Here in Iceland, when someone dies, certain rituals take place [as I’ve explained before]. One of those is the open casket ceremony, usually held a couple of days before the funeral. This is a small and intimate event, reserved for the immediate family and close friends of the deceased. The mourners gather in a small chapel, the minister says a few words, then invites people to come up, one by one, to say goodbye.
I am very partial to the open casket ceremony. It can be very harsh to see your loved one lying there in the casket [they look so very different when only the shell is left], and yet it allows you to release the most intense grief in a setting that feels enclosed and safe. It takes the edge off. You are then able to take part in the larger funeral ceremony, which is open to anyone, with more composure.
Several years ago, my grandparents, who I was very close to as a child, died within five weeks of each other. My grandfather died first. At the time I was living abroad, a single mother with an 18-month old child, very little money, and no support system. For that reason, I decided not to travel to Iceland for the funeral. Five weeks later, however, when my grandmother died, I knew I had to go. Scraping together the few resources that I had, I made the journey. Hers was the first open casket ceremony I had been to.
Ever since then, whenever I dream about my grandparents [occasionally now, more frequently at first], my grandfather is always alive, while my grandmother is dead. She may be in the dream, but she is either very vague, or I know that she’s really dead. In my dreams I sometimes speak to my grandfather, but never to my grandmother, even though in reality, when they were alive, I was much closer to her. I know that this is because I was there for her open casket ceremony and funeral, and not his. Consequently my subconscious has fully grasped that she is gone, while it is still not sure about him.
Last night, I had a dream about my mother. I was at the house where my grandparents lived and I walked over to the next apartment. There was my mother, alive, more alive than I had seen her in years. She was wearing an apron and cooking, and she was happy. She welcomed me in and continued with her tasks, energetically, like I often remember her. I was confused. The dream was so real, so vibrant, that I really believed that she was still alive. Yet I knew she was dead. I went into the living room and found my aunt and my half-sister sitting on the sofa. Quietly, because I didn’t want my mother to hear, I asked them if she was still alive. But they shook their heads, said ‘No, she’s dead.’ Then my half-sister turned to my aunt and said, ‘She’s got a lot of grief still to go through,’ – meaning me, speaking as though I were not present in the room.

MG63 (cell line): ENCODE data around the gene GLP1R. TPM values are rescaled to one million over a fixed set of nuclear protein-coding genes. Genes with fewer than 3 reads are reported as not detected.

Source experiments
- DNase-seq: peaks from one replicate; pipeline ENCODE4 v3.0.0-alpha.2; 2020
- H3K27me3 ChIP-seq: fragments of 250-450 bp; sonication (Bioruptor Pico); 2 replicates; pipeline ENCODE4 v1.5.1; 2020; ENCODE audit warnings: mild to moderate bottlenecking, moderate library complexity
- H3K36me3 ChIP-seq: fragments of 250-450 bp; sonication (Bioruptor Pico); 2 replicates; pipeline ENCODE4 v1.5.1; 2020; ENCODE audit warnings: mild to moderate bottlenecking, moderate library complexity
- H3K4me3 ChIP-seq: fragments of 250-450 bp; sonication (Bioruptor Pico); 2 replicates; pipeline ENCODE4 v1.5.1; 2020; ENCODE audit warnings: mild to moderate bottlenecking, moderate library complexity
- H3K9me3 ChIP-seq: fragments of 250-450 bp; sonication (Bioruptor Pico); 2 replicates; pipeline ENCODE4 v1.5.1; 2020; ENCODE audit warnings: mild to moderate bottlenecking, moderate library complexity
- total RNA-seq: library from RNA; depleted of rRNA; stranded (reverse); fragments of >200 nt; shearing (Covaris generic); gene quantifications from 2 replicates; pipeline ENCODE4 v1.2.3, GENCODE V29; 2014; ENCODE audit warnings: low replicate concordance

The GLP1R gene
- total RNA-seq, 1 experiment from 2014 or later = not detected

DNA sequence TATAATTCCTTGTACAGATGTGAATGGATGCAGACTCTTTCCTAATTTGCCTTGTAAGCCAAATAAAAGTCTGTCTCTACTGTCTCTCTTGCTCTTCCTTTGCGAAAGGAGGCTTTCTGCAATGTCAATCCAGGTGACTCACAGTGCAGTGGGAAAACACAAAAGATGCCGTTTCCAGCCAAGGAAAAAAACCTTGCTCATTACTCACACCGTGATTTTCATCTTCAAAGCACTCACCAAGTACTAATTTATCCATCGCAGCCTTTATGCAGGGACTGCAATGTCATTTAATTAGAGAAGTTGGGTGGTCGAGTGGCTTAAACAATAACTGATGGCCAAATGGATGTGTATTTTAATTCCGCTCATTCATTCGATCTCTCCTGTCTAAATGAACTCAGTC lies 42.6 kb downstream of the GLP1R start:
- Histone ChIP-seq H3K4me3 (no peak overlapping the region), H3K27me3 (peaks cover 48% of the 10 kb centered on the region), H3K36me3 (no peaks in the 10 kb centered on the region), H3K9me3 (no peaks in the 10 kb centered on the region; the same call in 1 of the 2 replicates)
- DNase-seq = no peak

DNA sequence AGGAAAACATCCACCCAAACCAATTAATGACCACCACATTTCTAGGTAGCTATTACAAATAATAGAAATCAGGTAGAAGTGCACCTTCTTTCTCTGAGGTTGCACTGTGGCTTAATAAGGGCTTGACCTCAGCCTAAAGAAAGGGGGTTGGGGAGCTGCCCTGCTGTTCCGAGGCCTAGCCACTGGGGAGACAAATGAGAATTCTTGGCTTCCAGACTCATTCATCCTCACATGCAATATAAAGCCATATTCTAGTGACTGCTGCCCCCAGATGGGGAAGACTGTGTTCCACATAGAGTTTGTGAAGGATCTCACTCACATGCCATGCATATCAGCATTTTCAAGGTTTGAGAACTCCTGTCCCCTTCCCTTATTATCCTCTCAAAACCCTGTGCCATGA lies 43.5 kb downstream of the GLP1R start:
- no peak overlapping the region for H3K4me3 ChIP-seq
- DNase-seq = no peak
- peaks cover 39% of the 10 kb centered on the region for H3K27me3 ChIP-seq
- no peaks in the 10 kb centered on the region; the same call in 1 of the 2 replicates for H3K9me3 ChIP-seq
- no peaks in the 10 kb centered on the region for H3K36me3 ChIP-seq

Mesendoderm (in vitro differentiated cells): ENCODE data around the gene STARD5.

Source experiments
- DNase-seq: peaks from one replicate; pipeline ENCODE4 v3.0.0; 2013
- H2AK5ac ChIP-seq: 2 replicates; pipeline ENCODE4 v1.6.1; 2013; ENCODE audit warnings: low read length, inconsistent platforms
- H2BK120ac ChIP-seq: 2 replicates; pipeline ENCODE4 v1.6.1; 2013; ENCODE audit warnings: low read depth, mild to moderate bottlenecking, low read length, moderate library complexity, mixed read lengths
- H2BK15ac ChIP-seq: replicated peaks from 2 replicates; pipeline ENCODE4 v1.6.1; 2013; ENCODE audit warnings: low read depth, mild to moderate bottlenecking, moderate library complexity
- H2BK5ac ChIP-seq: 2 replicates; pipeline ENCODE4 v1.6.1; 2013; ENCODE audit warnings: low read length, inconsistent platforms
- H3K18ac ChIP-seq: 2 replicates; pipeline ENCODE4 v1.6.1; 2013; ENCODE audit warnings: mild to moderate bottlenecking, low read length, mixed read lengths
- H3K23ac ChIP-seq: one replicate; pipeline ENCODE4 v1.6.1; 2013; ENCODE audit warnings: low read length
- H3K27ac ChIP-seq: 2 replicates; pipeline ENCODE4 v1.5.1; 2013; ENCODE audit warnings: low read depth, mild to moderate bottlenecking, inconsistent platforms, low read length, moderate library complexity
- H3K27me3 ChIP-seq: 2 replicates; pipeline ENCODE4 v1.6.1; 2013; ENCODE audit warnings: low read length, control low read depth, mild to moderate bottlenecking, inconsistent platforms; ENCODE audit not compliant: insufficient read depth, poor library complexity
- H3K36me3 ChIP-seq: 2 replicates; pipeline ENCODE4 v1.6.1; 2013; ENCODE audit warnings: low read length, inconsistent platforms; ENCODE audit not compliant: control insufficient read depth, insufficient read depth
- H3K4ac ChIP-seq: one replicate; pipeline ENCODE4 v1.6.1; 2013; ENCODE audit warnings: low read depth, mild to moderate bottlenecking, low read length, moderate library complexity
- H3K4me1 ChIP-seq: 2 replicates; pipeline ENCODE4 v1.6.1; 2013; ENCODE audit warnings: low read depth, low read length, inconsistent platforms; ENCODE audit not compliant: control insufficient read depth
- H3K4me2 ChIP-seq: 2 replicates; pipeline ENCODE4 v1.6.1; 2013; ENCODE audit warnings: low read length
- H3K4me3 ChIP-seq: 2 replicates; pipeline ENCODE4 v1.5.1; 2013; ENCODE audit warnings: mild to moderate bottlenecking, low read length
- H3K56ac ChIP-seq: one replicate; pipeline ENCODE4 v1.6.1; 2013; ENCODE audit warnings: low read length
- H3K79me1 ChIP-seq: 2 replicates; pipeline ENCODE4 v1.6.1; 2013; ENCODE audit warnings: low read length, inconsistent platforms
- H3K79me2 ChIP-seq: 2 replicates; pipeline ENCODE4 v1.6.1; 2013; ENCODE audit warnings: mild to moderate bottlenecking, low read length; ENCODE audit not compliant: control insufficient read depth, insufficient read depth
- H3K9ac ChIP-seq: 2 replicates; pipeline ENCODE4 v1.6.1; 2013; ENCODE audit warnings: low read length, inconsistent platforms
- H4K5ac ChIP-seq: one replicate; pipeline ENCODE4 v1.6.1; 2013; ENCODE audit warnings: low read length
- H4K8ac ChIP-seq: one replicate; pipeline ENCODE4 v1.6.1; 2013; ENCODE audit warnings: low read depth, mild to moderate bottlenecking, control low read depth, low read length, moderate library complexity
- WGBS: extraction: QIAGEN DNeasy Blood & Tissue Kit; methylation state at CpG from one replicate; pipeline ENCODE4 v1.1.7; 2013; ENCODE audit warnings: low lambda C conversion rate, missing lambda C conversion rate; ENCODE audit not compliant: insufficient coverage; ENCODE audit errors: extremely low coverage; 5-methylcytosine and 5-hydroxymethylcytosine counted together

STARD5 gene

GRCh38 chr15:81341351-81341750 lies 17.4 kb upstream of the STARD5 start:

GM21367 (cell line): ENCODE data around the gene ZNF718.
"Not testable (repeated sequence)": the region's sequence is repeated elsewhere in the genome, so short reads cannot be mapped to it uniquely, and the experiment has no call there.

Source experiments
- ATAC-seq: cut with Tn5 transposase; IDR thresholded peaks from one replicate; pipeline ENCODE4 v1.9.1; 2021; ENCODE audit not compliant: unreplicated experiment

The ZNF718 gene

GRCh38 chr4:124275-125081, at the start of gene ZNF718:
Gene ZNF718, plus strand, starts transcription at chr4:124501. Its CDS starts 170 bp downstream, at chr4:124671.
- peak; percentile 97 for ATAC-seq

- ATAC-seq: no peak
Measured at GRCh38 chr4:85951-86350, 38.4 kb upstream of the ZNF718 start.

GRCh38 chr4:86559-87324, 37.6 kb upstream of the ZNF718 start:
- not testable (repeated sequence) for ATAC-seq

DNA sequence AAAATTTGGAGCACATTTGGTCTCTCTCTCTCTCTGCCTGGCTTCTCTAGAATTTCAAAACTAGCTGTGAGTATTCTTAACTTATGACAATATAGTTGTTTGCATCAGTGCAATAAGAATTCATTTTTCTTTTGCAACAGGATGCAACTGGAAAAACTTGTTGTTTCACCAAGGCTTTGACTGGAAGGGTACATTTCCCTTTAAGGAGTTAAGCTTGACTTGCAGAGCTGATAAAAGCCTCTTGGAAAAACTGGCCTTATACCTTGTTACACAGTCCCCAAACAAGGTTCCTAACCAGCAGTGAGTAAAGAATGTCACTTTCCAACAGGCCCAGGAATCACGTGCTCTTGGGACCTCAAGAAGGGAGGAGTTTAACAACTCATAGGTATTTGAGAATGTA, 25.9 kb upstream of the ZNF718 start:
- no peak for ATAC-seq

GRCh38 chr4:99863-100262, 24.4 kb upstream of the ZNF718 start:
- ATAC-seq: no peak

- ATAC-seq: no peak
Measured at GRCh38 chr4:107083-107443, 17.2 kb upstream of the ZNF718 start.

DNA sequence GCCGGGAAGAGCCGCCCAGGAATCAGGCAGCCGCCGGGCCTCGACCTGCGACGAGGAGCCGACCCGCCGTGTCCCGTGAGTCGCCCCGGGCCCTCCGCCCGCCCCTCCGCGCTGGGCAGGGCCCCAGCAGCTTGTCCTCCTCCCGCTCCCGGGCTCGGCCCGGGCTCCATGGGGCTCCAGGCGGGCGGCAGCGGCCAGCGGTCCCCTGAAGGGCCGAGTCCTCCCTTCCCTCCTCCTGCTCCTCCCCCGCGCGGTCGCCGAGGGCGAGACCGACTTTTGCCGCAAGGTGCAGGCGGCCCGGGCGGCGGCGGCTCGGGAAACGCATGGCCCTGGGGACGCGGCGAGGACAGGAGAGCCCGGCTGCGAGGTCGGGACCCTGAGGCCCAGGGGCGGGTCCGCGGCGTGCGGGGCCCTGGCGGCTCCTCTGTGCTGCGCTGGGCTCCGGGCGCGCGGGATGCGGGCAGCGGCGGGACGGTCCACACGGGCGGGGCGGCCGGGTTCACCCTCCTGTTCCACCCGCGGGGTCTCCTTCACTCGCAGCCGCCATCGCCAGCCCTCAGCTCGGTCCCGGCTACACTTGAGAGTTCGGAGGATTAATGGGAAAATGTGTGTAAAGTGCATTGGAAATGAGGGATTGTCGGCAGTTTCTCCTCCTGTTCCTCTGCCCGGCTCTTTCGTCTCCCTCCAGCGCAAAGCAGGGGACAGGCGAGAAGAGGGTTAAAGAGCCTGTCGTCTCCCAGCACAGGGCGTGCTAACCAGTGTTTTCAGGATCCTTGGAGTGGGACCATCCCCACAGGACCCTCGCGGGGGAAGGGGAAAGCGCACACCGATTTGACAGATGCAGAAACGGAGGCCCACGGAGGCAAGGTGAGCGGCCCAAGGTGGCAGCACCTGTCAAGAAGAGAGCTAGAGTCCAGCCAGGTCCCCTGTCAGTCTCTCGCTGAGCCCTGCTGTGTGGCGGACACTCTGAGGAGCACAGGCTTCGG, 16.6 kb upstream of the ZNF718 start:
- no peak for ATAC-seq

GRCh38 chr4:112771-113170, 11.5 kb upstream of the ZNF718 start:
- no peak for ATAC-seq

I left, and went back into my grandparents’ flat. There, sitting at a table in the living room, were my grandfather and a woman – he was vibrantly alive, she was vague, like a ghost. I sat down at the table and wept. My grandfather was initially surprised – but then he understood.
When my mother died, her remains were cremated two days after her death. Three days after that, a memorial took place. Nobody thought to contact me to see if I wanted to attend, or to ask if they should hold off for a couple of days so I could get there. As though I wasn’t my mother’s daughter. As though I wasn’t present in the room.
I would have liked to have said goodbye, would have liked to have seen her one last time. It would have made it easier. I would have liked it had my half-sister called me to tell me that our mother had been taken ill. Had she called me from the hospital that last afternoon, I might have been able to say goodbye, even by phone. But she didn’t.
Today, all things considered, I’m relieved I didn’t travel to Canada for the memorial. Had I done so, I would have learned of my dismissal surrounded by people who were steeped in dysfunction. Whereas this way, I was surrounded by people who loved me. And that’s a million times better.
Very miserable today. Extremely windy – cold at first, then turning to sleet and rain, with severe gusts. Roads out in the country were closed off, rescue squads had their work cut out for them. No serious accidents, though, thankfully. By dinnertime it had all blown over and right now it’s calm and 3°C. Sunrise was at 7.30 and sunset at 19.42.